Bottom Line: Functional characterization of an exonic variation (c.1084G>A) located at a splice site revealed that it results in frameshift deletion of 31 nucleotides and premature truncation of the protein.Functional characterization of a splice site variation indicated that it leads to disordered splicing.These variations may explain UH in subjects who lacked homozygous A(TA)7TAA promoter alleles.

View Article: PubMed Central - PubMed

Affiliation: Department of Gastroenterology, Sanjay Gandhi Postgraduate Institute of Medical Sciences, Lucknow, 226014, India.

ABSTRACT

Background: Mild unconjugated hyperbilirubinemia (UH), due to reduced activity of the enzyme uridine diphosphoglucuronate-glucuronosyltransferase family, polypeptide 1 (UGT1A1), is a common clinical condition. Most cases are caused by presence in homozygous form of an A(TA)7TAA nucleotide sequence instead of the usual A(TA)6TAA sequence in promoter region of the UGT1A1 gene. In some cases, other genetic variations have been identified which differ between populations. There is need for more data on such genetic variations from India.

Methods: DNA from subjects with unexplained persistent or recurrent UH was tested for the presence of TA promoter insertions. In addition, all five exons and splicing site regions of UGT1A1 gene were sequenced. Several bioinformatics tools were used to determine the biological significance of the observed genetic changes. Functional analysis was done to look for effect of a splice site mutation in UGT1A1.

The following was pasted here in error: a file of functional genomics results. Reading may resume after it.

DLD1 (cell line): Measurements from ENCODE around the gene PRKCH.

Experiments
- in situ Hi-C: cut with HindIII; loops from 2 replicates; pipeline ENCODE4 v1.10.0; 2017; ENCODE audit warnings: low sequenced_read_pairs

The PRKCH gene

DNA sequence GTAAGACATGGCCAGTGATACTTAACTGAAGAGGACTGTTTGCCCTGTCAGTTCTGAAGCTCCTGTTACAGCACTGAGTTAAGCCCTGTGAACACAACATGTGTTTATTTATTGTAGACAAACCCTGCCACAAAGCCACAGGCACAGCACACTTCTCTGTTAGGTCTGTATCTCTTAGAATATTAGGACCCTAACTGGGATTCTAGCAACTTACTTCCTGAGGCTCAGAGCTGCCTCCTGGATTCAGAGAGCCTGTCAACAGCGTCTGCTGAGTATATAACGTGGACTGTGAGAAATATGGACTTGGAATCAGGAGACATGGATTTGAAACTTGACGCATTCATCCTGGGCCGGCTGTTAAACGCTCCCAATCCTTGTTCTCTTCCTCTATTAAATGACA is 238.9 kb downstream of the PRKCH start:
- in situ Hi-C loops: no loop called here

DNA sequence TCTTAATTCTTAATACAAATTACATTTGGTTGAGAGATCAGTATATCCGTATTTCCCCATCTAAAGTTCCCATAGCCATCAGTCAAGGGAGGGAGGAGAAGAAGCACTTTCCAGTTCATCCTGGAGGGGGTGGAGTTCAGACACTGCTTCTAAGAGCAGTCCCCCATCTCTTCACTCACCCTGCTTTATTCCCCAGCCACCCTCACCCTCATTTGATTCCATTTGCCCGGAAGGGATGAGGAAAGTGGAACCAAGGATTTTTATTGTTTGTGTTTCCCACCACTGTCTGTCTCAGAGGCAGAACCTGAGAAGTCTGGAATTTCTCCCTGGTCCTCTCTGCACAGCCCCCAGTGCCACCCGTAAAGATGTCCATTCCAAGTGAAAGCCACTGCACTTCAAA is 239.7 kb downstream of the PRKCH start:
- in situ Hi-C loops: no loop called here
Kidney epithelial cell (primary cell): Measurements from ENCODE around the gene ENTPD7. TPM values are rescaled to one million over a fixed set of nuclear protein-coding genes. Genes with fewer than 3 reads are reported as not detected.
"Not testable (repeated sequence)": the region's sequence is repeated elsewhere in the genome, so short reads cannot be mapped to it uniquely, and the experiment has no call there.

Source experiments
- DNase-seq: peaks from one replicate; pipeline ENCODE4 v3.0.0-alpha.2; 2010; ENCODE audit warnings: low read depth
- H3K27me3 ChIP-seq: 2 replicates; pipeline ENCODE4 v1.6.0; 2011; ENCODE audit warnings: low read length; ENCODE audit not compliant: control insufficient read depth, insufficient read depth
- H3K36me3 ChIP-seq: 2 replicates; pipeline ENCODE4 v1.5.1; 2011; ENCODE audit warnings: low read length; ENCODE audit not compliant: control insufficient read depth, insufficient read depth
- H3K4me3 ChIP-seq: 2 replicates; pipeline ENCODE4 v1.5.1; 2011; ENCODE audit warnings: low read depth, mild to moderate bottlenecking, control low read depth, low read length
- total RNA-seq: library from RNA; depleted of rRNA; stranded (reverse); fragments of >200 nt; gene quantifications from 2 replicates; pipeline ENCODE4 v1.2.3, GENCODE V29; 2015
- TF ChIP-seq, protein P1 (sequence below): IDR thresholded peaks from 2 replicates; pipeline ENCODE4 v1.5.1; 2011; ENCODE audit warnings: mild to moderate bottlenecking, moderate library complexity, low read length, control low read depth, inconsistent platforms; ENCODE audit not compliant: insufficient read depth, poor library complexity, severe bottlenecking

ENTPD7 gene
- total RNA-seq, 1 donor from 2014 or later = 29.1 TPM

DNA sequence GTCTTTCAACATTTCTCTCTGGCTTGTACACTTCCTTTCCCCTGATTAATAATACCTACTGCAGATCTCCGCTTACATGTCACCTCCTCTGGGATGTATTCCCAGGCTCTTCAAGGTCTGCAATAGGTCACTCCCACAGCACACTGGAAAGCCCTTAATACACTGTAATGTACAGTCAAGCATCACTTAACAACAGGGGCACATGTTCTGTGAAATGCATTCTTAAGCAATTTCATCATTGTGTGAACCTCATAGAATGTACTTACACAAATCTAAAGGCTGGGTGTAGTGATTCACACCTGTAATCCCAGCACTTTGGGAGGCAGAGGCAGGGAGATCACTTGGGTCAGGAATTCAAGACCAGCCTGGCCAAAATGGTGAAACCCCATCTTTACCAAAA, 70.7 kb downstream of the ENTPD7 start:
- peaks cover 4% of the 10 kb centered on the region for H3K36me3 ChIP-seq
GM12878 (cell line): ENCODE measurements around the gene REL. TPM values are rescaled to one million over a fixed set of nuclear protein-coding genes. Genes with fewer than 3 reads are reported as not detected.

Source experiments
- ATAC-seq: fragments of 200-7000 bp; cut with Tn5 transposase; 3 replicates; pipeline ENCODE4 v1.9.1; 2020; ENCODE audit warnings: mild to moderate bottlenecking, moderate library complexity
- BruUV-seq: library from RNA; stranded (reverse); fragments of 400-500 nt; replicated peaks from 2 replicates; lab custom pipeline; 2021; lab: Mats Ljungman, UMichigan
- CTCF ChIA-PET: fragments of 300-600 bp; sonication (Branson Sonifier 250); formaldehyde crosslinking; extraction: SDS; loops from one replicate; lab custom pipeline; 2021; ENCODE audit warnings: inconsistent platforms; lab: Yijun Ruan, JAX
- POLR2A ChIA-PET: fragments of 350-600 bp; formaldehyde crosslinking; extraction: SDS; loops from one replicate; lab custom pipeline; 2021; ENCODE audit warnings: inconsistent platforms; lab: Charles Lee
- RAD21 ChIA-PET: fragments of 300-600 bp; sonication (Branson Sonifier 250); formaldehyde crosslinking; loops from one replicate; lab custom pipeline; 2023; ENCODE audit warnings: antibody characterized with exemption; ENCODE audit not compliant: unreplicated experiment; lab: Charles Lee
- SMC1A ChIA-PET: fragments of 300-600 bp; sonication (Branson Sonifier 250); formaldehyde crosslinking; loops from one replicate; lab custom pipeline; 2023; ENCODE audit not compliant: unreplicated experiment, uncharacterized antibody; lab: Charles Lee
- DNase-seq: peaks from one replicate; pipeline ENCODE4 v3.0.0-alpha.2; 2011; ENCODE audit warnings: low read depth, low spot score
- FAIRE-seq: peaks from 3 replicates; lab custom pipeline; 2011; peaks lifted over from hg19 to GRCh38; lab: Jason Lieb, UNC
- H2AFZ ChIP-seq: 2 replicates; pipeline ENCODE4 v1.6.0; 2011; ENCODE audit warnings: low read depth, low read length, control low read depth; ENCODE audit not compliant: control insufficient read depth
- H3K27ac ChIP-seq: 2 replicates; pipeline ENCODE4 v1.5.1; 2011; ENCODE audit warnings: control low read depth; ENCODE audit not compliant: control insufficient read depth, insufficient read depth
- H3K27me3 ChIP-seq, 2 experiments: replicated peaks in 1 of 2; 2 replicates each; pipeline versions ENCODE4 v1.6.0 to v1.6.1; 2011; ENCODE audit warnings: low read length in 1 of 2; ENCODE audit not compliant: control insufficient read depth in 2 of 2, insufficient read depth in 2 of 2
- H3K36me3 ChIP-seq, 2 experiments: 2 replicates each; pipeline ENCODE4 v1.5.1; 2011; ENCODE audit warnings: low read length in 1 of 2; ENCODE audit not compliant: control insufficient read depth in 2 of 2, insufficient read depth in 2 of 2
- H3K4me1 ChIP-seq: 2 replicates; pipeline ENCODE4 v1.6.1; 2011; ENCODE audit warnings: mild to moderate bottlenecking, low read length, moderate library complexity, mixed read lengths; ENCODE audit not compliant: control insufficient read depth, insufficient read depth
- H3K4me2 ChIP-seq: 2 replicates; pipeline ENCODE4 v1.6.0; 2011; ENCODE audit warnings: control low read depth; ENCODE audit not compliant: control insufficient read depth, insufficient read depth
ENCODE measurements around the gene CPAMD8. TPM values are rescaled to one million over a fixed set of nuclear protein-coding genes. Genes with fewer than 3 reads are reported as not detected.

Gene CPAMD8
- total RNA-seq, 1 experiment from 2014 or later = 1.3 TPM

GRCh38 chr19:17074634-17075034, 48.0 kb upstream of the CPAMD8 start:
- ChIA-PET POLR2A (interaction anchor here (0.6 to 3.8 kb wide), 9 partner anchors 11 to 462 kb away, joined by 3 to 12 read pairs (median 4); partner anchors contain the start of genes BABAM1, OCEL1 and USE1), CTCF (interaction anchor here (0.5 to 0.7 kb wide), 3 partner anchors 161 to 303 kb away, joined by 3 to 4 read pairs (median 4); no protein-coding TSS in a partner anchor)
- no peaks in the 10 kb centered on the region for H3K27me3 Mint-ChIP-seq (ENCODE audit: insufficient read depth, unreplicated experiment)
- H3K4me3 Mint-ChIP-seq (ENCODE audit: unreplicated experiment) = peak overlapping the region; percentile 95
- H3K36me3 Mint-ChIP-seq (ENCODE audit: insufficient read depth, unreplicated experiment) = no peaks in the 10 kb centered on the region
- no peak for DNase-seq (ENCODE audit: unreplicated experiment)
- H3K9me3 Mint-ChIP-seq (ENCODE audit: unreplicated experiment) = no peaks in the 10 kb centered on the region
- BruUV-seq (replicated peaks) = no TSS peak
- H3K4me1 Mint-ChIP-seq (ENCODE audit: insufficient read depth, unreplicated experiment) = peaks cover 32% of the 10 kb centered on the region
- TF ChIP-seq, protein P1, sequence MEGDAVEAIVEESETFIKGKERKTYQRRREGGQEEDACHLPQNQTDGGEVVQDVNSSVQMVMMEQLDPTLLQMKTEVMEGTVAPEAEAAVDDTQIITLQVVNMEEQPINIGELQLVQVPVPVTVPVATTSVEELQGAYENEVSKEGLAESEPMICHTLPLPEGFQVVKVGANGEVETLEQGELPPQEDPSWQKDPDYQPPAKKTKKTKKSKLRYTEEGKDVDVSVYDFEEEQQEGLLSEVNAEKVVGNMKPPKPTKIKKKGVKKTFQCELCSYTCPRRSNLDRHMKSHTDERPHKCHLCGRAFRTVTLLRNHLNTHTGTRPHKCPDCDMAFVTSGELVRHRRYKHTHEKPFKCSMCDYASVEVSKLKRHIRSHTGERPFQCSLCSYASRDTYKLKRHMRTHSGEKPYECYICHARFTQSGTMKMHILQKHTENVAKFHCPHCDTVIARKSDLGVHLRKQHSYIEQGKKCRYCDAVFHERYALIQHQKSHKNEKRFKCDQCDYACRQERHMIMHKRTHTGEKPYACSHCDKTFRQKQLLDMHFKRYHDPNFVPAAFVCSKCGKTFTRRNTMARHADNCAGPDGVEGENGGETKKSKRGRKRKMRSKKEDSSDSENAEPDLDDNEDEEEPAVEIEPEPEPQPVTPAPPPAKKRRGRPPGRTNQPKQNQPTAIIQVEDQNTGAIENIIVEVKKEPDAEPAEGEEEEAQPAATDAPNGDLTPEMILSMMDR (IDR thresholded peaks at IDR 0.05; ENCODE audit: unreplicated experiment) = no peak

Results: Of 71 subjects with UH (68 male; median age [range], 26 [16-63] years; serum bilirubin 56 [26-219] μM/L, predominantly unconjugated) studied, 65 (91.5%) subjects were homozygous for A(TA)7TAA allele, five (7.0%) were heterozygous, and one (1.4%) lacked this change. Fifteen subjects with UH had missense exonic single nucleotide changes (14 heterozygous, 1 homozygous), including one subject with a novel nucleotide change (p.Thr205Asn). Bioinformatics tools predicted some of these variations (p.Arg108Cys, p.Ile159Thr and p.Glu463Val) to be deleterious. Functional characterization of an exonic variation (c.1084G>A) located at a splice site revealed that it results in frameshift deletion of 31 nucleotides and premature truncation of the protein.

Conclusion: Our study revealed several single nucleotide variations in UGT1A1 gene in Indian subjects with UH. Functional characterization of a splice site variation indicated that it leads to disordered splicing. These variations may explain UH in subjects who lacked homozygous A(TA)7TAA promoter alleles.

Show MeSH
Related in: MedlinePlus